There were no major frost periods in the winter, and a mild and dry spring caused flowering to begin early. In Burgundy as well, the summer in 2014 was too cool and rainy, but thanks to the Indian summer some excellent grapes were harvested. A severe hailstorm battered the Côte de Beaune, drastically reducing entire vineyard parcels in Pommard and Meursault. Although the results are mixed, the vintage is of a high standard, especially for white wines but also for grand cru reds from the Côte de Nuits. After 74, 84, 94, and 2004, 2014 is the first vintage ending in 4 to favour Burgundy. Pinot Noirs were harvested with an alcohol potential of between 12 and 13 degrees (in best case scenarios). However, the wines have turned out to be ripe and perfectly balanced without the slightest trace of sharpness. These are delicate and very easy to drink wines. The Côte de Nuits grands crus are very impressive and the top Beaune reds are particularly elegant.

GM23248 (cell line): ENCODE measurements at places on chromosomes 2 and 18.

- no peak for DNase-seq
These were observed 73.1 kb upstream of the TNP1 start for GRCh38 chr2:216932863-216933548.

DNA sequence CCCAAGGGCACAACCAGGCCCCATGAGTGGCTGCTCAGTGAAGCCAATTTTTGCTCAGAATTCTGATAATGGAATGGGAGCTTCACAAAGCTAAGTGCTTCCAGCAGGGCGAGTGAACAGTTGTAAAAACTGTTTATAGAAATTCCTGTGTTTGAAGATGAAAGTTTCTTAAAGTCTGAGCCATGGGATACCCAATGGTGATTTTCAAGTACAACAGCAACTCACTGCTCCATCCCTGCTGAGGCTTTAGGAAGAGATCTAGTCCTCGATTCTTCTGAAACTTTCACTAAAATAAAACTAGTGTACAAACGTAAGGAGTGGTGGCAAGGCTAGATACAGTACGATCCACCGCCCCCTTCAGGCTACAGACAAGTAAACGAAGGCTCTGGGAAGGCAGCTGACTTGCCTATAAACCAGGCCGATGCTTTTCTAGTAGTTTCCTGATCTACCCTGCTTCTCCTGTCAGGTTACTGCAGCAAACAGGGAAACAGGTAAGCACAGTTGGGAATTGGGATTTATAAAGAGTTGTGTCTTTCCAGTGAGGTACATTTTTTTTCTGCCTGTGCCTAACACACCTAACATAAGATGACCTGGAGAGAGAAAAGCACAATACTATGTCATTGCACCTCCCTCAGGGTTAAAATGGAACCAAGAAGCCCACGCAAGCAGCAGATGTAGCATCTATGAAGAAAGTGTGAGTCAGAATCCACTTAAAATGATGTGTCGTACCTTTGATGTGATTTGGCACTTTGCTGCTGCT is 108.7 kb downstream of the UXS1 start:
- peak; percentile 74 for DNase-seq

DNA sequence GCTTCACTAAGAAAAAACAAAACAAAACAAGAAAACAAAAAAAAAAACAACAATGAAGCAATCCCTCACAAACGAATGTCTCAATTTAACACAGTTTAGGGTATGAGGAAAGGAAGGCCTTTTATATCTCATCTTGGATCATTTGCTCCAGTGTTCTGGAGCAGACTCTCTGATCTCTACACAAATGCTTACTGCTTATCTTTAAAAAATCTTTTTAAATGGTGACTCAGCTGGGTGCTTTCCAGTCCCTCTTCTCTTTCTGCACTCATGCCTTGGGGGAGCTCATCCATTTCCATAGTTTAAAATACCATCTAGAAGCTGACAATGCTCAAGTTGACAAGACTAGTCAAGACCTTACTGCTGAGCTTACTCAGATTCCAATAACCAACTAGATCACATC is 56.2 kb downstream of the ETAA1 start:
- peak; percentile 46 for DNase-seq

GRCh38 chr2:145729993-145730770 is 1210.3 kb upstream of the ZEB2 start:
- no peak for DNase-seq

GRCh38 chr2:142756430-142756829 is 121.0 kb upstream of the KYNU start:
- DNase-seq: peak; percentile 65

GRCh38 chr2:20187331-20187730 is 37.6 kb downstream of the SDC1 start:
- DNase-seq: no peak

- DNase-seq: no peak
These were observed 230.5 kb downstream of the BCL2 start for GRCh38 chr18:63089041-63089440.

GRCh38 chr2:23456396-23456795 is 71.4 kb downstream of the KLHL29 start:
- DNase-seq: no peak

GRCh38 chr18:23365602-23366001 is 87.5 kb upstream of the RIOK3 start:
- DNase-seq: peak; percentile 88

The standard for white wines is satisfactory. In Chablis, volumes were better than in previous years even though the region suffered from the uncertainties of the weather. September was the warmest month on record in 130 years. Winegrowers who were able to harvest early have produced superb ripe wines with a low pH. Those who waited too long on the other hand have produced wines lacking vivacity. In Beaune, white wines, especially grands crus protected from the hail storms, are magnificent. The most successful wines though are to be found at the vineyards that waited longer. White wines from the Côte Chalonnaise and Mâconnais regions have also been particularly successful.